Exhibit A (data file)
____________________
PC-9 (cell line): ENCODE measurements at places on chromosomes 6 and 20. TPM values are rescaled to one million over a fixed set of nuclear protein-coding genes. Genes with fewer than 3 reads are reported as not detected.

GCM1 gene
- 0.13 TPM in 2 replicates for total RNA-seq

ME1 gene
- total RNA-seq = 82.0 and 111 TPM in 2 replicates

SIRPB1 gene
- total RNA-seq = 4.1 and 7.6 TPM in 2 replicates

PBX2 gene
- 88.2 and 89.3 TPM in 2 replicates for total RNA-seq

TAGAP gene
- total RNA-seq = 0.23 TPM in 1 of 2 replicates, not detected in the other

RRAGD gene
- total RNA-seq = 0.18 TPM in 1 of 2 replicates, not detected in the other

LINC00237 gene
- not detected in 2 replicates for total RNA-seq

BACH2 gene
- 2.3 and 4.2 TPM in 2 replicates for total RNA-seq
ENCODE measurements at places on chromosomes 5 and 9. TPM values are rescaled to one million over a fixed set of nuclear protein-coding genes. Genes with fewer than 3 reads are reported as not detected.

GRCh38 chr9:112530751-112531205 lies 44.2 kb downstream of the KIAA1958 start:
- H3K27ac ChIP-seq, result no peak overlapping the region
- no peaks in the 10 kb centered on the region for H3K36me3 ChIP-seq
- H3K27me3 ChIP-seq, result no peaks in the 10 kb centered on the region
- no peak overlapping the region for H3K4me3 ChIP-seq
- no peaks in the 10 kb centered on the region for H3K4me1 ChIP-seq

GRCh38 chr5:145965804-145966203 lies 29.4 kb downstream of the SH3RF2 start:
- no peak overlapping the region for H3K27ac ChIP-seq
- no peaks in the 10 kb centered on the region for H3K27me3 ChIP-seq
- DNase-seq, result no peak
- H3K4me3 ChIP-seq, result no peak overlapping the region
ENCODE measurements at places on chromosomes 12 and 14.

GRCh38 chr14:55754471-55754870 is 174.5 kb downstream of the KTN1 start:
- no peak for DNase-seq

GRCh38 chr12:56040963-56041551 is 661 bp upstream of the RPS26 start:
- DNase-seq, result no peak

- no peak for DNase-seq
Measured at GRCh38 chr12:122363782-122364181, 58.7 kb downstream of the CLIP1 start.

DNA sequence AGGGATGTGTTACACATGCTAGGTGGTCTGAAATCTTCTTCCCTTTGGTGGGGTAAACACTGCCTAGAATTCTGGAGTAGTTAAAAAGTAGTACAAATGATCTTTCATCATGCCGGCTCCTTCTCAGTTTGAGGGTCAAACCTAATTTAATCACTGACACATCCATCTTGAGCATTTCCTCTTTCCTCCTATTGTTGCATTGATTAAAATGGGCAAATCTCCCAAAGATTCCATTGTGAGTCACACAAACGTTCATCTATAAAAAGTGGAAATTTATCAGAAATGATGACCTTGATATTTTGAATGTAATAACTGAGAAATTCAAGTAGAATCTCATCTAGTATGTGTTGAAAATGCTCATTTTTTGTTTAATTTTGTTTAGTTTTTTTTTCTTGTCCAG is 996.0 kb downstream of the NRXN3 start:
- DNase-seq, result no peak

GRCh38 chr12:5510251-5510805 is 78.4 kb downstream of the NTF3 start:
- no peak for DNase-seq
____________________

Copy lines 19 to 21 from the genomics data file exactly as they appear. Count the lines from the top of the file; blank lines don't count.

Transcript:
GRCh38 chr9:112530751-112531205 lies 44.2 kb downstream of the KIAA1958 start:
- H3K27ac ChIP-seq, result no peak overlapping the region
- no peaks in the 10 kb centered on the region for H3K36me3 ChIP-seq